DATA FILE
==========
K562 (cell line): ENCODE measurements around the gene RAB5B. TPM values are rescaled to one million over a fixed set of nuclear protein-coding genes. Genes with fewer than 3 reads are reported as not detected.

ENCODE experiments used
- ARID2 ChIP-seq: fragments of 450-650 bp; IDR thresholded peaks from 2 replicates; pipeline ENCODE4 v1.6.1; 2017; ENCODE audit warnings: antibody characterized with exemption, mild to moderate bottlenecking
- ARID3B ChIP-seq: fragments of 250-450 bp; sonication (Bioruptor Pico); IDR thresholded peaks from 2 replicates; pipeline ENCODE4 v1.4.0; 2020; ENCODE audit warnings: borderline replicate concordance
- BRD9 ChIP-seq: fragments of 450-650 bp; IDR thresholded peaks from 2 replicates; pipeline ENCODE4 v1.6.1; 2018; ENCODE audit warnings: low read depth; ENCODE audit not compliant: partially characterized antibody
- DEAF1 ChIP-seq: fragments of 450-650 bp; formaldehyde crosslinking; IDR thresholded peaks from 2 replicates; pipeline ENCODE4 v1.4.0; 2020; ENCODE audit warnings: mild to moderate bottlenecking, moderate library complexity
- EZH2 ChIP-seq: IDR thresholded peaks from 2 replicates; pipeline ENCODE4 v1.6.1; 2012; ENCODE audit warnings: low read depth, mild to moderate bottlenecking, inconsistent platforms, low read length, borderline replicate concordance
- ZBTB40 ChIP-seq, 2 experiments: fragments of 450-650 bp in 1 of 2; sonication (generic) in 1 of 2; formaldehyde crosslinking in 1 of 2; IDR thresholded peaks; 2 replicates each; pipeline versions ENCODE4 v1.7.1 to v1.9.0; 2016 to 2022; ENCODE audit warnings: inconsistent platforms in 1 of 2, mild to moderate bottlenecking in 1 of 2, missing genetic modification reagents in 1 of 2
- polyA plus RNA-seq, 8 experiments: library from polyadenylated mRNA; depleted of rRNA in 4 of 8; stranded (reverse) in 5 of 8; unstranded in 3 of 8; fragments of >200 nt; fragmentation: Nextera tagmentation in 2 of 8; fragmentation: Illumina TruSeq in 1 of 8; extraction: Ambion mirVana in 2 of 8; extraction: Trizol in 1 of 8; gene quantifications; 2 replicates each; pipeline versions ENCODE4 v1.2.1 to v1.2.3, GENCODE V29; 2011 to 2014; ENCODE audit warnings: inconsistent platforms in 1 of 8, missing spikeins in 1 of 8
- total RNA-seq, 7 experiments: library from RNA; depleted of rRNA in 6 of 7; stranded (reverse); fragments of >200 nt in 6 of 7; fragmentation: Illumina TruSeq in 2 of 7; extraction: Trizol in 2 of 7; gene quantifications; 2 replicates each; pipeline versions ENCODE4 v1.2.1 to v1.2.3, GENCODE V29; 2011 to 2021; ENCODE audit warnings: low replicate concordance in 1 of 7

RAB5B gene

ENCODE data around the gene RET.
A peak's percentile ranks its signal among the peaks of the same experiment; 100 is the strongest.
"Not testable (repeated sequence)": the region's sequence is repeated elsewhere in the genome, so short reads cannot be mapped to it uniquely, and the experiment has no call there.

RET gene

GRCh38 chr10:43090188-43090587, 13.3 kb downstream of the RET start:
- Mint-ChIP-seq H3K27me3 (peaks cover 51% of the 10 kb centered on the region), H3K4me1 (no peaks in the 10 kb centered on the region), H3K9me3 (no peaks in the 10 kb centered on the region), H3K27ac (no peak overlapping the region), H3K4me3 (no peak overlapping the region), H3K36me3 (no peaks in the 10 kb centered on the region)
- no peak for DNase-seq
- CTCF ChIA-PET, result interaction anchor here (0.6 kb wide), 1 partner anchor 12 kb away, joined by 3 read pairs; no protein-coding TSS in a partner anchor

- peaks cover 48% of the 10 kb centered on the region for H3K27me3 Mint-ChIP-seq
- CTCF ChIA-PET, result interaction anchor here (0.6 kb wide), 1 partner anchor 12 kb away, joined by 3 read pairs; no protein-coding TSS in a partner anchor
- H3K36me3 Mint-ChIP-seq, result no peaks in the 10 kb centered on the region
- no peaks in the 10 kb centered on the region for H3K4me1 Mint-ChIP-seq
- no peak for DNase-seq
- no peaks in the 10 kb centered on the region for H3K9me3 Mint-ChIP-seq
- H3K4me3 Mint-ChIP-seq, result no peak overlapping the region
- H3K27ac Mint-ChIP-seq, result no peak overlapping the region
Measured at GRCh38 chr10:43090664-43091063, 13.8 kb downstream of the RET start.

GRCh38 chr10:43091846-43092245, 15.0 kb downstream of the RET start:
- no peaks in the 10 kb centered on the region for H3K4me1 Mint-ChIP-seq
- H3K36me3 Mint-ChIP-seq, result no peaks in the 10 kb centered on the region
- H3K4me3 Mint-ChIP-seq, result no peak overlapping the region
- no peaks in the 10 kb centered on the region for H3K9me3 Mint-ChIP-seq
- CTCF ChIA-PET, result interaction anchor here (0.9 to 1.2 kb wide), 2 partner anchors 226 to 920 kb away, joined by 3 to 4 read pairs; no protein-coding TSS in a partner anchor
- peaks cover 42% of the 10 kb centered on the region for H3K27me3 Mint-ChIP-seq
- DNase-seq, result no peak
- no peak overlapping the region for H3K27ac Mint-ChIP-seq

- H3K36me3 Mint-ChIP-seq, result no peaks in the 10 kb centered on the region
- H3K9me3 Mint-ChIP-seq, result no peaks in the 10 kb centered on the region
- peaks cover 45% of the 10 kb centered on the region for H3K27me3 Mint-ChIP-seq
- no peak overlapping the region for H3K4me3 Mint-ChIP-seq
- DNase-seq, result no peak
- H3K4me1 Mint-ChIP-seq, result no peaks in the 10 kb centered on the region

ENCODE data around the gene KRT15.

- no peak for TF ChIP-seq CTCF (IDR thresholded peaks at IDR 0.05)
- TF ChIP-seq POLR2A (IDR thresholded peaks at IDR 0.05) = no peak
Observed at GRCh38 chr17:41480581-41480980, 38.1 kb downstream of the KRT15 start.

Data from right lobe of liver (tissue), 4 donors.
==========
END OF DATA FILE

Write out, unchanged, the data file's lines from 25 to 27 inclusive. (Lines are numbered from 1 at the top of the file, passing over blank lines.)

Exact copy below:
- no peaks in the 10 kb centered on the region for H3K9me3 Mint-ChIP-seq
- H3K4me3 Mint-ChIP-seq, result no peak overlapping the region
- H3K27ac Mint-ChIP-seq, result no peak overlapping the region